Peak Design Tag

Nothing like a tortured pun to start the morning, eh? Well, read on - it gets worse. The Peak Design people have always had innovative ideas about slinging cameras. We saw them first in the era of the quick-draw holster camera rig - this was about five years ago - when the flavour of the month was finding some way to suspend a heavy camera from your belt or backpack strap instead of hanging it round your neck. Their offering was a two-part metal plate that sandwiched the belt and then accepted a dedicated plate attached to the camera. It actually worked, but like many such rigs, it was fiddly to set up and required a good degree of faith to hang expensive gear on while you clambered over rocks and bodies. And it didn't quite have the kewl factor of some of the other contenders. ( My favourite was the Mississippi Traffic Cop rig that one English firm put out. You got a Sam Browne Belt made with enough bulk to suspend a hawg laig pistol...

A little while ago I reported on a stylish messenger bag from Peak Design that featured industrial-strength closures combined with an unusual fabric colour. It was stylish to the max but imminently practical - a good example of industrial design finally intertwining with fashion. Well, if you need to carry more camera gear and want to carry it on a different portion of your body, have a look at the Peak Design Everyday 20L backpack. It looks as though you finally have something that need not be seen halfway up a mountain to look right - this one you can take round town. As an aside, I wonder who would need a backpack in town? Editorial shooters with lots of gear and a fair way to hike in the urban canyons? Wedding shooters who do not want to look out of place but still need to pack spare cameras, lenses, and tranquillizer darts? Food shooters who need to do their work in restaurant kitchens and might at any moment be chased by a chef with a knife? I tremble. Well anyway, the fabric and...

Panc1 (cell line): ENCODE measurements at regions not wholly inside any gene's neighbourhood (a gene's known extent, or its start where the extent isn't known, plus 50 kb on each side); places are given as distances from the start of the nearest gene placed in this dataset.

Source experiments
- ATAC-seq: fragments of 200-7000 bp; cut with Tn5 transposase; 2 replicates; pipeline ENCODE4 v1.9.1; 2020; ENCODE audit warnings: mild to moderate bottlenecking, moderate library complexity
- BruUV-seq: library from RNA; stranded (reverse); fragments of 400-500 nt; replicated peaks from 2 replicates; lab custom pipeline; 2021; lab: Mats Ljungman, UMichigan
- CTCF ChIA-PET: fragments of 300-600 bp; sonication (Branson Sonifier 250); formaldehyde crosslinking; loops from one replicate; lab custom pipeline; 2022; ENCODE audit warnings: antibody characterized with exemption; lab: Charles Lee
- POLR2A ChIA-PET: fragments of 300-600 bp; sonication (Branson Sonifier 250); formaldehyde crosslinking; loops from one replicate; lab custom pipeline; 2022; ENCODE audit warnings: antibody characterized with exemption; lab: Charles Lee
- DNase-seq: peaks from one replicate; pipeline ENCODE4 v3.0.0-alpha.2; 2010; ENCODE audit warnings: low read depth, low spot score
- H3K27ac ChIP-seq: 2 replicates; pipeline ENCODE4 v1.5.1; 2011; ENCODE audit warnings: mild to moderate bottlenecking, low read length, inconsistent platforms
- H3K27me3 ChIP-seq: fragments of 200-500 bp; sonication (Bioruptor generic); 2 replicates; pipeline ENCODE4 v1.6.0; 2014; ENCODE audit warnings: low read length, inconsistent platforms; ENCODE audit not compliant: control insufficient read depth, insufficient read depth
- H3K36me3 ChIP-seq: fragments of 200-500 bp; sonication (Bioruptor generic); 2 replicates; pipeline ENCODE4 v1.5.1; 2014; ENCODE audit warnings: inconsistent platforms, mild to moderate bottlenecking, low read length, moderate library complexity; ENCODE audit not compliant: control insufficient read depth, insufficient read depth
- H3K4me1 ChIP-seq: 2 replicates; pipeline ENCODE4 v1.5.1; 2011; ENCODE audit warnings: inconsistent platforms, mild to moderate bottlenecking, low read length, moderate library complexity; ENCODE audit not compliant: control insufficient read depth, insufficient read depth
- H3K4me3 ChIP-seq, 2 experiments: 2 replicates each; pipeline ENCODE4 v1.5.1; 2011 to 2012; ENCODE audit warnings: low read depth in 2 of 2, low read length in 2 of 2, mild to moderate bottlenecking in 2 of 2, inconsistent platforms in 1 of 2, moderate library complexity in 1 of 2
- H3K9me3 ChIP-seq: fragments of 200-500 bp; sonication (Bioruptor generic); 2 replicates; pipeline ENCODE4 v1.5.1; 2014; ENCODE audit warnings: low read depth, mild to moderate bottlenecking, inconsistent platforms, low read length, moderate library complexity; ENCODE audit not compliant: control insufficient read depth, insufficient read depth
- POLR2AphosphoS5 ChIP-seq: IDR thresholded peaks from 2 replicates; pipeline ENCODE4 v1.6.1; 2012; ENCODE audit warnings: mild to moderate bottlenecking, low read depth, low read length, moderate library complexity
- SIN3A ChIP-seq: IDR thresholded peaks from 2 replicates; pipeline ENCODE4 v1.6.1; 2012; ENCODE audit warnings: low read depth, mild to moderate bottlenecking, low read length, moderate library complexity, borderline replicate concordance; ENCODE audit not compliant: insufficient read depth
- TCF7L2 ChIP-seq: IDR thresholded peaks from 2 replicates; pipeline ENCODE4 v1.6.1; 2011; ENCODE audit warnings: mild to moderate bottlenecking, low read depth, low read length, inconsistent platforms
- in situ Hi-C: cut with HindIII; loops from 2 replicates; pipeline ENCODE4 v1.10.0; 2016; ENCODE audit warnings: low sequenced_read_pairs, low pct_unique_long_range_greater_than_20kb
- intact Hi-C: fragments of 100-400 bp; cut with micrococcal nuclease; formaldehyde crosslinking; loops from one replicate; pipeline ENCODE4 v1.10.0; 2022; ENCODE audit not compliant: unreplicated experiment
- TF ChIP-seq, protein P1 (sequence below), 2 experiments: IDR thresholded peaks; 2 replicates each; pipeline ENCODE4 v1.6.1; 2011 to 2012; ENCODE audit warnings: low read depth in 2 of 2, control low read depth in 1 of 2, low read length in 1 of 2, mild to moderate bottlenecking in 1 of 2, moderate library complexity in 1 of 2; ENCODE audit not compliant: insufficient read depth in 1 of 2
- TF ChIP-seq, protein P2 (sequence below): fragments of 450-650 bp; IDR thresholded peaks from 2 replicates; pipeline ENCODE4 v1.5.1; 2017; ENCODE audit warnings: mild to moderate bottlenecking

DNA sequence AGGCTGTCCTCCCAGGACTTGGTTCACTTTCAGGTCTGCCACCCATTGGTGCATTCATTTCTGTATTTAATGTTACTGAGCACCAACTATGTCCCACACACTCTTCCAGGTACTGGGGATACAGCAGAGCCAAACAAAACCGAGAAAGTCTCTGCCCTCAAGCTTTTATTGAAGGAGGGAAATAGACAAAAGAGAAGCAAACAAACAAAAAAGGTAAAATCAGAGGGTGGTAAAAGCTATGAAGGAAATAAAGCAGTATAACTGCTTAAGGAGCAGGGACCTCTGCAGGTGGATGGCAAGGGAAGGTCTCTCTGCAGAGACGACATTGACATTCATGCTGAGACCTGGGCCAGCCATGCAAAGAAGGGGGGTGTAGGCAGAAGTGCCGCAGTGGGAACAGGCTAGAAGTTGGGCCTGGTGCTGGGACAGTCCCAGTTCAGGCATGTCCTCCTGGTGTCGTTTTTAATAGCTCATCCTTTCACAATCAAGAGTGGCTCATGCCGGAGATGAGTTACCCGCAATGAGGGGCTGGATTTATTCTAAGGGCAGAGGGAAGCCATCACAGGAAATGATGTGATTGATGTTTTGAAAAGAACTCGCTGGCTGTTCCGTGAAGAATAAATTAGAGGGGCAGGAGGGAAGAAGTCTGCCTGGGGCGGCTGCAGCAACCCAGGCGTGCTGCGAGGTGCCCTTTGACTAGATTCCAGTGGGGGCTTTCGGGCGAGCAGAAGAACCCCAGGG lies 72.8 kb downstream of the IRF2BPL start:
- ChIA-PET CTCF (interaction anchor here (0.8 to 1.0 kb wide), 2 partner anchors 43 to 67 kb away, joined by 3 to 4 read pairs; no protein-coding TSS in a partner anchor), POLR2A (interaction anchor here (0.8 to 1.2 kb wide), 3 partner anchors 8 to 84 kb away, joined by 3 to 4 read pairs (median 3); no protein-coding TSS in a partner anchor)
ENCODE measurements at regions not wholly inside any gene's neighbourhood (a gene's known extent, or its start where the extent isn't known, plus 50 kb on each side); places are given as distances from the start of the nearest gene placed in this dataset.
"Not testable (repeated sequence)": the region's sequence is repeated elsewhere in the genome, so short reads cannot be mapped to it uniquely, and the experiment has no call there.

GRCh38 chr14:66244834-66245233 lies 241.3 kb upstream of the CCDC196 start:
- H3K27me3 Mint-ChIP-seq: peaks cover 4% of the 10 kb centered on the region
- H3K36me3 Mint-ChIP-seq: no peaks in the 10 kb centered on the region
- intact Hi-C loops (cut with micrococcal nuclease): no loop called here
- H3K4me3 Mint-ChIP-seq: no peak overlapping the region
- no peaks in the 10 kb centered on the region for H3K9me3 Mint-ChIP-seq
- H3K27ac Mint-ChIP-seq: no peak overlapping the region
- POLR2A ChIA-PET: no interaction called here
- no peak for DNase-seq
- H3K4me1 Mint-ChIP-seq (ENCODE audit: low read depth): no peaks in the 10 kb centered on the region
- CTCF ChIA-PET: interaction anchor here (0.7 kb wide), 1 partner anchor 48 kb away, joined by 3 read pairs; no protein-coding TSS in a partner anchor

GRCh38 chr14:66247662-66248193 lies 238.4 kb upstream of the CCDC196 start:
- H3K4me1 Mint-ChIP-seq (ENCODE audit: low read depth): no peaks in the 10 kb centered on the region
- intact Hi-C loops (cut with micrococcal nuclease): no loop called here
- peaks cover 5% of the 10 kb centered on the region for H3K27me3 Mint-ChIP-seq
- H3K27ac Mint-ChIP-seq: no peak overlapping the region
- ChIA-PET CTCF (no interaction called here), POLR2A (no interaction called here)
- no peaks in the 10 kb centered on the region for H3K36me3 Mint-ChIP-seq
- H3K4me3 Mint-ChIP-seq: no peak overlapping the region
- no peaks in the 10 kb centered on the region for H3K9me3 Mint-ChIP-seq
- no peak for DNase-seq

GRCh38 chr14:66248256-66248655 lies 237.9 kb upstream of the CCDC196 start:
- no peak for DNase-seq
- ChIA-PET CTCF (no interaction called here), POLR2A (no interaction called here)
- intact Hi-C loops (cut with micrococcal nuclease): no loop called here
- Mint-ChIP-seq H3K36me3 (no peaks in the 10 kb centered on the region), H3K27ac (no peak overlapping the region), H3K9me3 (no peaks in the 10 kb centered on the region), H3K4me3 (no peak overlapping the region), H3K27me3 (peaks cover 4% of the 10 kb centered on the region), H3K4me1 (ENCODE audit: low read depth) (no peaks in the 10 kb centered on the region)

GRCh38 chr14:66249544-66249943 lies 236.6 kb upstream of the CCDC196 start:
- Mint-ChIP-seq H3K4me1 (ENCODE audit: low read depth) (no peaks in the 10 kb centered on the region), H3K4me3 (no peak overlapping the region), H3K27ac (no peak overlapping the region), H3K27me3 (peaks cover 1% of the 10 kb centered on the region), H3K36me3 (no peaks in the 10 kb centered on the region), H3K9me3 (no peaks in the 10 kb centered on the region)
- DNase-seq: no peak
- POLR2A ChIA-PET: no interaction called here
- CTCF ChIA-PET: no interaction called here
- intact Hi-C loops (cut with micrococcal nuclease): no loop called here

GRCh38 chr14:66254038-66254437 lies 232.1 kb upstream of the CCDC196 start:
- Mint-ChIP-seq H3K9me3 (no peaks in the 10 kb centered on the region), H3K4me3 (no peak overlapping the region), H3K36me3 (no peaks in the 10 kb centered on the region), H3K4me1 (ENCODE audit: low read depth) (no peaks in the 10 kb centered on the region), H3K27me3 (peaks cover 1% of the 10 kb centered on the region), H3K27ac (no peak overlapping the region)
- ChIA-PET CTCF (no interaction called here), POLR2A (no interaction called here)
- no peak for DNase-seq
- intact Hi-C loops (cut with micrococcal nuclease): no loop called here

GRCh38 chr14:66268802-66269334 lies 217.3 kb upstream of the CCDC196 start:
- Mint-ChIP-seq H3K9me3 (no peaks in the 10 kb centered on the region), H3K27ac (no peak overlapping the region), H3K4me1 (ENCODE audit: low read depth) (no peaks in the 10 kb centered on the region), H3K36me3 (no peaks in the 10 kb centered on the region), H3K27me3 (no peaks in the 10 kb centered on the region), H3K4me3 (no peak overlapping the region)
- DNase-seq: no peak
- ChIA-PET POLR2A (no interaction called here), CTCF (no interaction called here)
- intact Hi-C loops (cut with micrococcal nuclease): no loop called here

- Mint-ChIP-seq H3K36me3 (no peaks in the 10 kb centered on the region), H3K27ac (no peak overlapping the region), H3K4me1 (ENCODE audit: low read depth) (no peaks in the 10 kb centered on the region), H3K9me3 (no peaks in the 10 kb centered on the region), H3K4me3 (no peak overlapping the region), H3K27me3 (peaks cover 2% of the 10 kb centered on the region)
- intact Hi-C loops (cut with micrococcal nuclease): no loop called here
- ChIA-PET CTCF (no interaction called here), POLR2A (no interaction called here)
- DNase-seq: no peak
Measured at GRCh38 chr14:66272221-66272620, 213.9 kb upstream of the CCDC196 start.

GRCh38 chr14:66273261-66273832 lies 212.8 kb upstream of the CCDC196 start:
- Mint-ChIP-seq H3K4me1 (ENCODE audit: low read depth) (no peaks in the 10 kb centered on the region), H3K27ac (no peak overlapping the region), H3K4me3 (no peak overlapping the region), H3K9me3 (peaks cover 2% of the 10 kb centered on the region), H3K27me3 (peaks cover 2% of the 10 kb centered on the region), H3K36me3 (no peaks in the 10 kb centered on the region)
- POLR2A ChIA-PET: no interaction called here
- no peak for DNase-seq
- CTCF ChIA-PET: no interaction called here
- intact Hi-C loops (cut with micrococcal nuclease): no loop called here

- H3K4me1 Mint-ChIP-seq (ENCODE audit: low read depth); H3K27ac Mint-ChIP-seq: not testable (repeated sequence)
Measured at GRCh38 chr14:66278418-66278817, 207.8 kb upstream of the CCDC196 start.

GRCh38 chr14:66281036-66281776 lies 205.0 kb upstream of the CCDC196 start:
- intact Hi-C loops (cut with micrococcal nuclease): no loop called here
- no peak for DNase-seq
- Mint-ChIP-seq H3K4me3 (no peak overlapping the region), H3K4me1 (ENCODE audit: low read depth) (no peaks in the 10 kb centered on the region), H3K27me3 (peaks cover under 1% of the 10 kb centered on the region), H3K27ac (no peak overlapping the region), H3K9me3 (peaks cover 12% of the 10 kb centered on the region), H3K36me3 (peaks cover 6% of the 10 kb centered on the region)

I am going to risk it. I know the ice is thin, and the nerves even thinner, but here goes: another review of a Sony product. Or rather, a product that can be used with a Sony camera… I have reported on Peak Design equipment before, and from the original mention some years back until now, my opinion of the brand has improved. I think it is because their design department have had better ideas and their manufacturing division has been able to translate these into good products. The Original peak Design product we saw in Camera Electronic was a belt holder for cameras - a quick release clamp that enabled you to put a camera on your shoulder strap or belt and then secure it with a click of a button. The CE staff at the time all got samples to go away and try - I demurred  - the idea seemed uncomfortable. Whenever I tried it I envisaged disaster if I was not careful how I mounted the camera. Remember I’m the man who dropped a Leica M3 with a...